- President Donald Trump’s national security team, led by newly appointed national security adviser John Bolton, is in favour of a sweeping military strike on Syrian forces, according to a Wall Street Journal report.
- Secretary of Defence Jim Mattis is reportedly against sweeping strikes, fearing that they will trigger a wider conflict with Russia and Iran.
- It is the first time that Mattis has had to make his case alone since two of his closest allies, former Secretary of State Rex Tillerson and former national security adviser H. R. McMaster, have left the administration.
President Donald Trump’s National Security Council is reportedly in favour of conducting a massive military strike on Syrian government targets in response to an alleged chemical weapons attack last Saturday, according to a Wall Street Journal report.
“Trump has been pushing for an attack that not only would punish the Syrian regime but also exact a price from two of its international patrons, Russia and Iran,” the Journal reports, citing a White House official.
While the president and his national security team seem to favour a larger strike than the one conducted on a Syrian air base in April 2017, Secretary of Defence Jim Mattis appears to be dissenting.
Mattis has reportedly resisted plans for a larger strike over fears it could trigger a larger conflict with Russia and Iran, according to the Journal. He has reportedly blocked at least two opportunities to strike at Syrian President Bashar al-Assad’s forces since the crisis began.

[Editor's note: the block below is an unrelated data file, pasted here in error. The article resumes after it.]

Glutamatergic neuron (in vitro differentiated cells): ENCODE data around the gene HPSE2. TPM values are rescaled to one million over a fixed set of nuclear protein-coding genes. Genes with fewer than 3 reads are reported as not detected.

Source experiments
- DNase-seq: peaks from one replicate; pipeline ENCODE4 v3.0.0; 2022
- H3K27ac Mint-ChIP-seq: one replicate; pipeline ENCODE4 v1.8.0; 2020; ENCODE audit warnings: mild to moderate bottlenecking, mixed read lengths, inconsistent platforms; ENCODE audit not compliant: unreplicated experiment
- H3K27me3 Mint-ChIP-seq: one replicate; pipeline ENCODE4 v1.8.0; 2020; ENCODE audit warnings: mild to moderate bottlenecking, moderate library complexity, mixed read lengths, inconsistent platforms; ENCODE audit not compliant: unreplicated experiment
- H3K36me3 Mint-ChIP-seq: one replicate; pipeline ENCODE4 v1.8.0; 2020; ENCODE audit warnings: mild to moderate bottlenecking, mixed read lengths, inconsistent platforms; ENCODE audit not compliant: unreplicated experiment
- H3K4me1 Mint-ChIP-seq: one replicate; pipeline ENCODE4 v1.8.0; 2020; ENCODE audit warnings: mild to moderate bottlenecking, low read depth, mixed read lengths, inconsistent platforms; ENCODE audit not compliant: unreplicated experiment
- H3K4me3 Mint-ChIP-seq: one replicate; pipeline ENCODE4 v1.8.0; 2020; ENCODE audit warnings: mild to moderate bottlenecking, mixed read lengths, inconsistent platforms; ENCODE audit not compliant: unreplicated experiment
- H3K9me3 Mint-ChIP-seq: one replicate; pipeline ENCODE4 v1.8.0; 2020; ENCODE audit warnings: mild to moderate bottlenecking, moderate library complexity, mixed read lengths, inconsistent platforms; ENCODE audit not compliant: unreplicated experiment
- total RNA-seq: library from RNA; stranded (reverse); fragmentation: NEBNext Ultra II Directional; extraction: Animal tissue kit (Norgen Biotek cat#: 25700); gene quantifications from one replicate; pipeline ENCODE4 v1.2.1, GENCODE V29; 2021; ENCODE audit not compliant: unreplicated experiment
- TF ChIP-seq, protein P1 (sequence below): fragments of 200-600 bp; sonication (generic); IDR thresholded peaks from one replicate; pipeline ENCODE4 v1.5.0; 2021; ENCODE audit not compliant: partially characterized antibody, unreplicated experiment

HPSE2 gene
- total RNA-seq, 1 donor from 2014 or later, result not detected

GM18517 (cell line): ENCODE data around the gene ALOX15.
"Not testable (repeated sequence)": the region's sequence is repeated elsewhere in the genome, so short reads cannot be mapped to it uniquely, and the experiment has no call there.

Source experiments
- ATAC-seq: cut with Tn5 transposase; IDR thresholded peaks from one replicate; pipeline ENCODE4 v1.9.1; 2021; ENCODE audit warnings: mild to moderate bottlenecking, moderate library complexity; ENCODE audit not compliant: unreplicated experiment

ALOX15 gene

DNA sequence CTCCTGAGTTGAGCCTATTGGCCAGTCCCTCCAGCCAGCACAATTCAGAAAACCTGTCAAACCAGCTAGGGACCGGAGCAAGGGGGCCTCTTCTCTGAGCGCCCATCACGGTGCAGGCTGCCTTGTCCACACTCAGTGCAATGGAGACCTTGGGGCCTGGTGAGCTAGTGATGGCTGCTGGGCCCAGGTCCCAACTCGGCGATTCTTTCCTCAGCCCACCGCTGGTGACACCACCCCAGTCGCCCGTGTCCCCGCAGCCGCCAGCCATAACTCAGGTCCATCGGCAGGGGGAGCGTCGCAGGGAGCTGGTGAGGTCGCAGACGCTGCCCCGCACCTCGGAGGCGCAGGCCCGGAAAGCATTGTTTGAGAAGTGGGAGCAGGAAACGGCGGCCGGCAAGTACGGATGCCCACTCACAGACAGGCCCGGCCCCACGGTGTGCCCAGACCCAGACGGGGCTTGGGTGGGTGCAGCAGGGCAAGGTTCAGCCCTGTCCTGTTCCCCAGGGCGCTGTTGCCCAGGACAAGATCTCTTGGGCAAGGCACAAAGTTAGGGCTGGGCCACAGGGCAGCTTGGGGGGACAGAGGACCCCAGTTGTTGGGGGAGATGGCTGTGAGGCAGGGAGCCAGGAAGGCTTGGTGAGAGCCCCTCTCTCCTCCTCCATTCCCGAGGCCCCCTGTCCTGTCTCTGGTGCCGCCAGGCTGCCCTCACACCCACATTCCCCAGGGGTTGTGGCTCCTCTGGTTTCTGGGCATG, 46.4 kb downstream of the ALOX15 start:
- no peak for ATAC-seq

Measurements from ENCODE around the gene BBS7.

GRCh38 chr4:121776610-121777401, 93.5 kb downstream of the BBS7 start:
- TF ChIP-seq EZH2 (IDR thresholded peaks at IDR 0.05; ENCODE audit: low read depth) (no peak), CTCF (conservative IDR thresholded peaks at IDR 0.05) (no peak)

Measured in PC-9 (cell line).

The US, France, and the UK, appear on the verge of combat with Syria, and possibly its ally Russia. A recent Institute of International Strategic Studies report on the military balance in Syria shows that the US and its allies would have a clear advantage.
Although experts agree that Russia likely wouldn’t engage the US in a counterattack, a retired Russian admiral said on Friday that Russia will sink US ships if need be.
Mattis’ reservations are in stark contrast to newly appointed national security adviser John Bolton, a noted foreign policy hawk who favours an attack that would be “ruinous” for the Syrian regime, the Journal reports. The strikes would be aimed at Assad’s “government and national infrastructure,” according to a person familiar with Bolton’s thinking.
A White House official told the Journal that Trump “wants Mattis to push the limits a little bit more.”
This is likely the first time that Mattis has had to try to convince the president of a major decision on his own. Former Secretary of State Rex Tillerson, a known Mattis ally in the Security Council, “had aligned himself with the Pentagon chief on virtually every major issue that came before the president,” according to the WSJ report.
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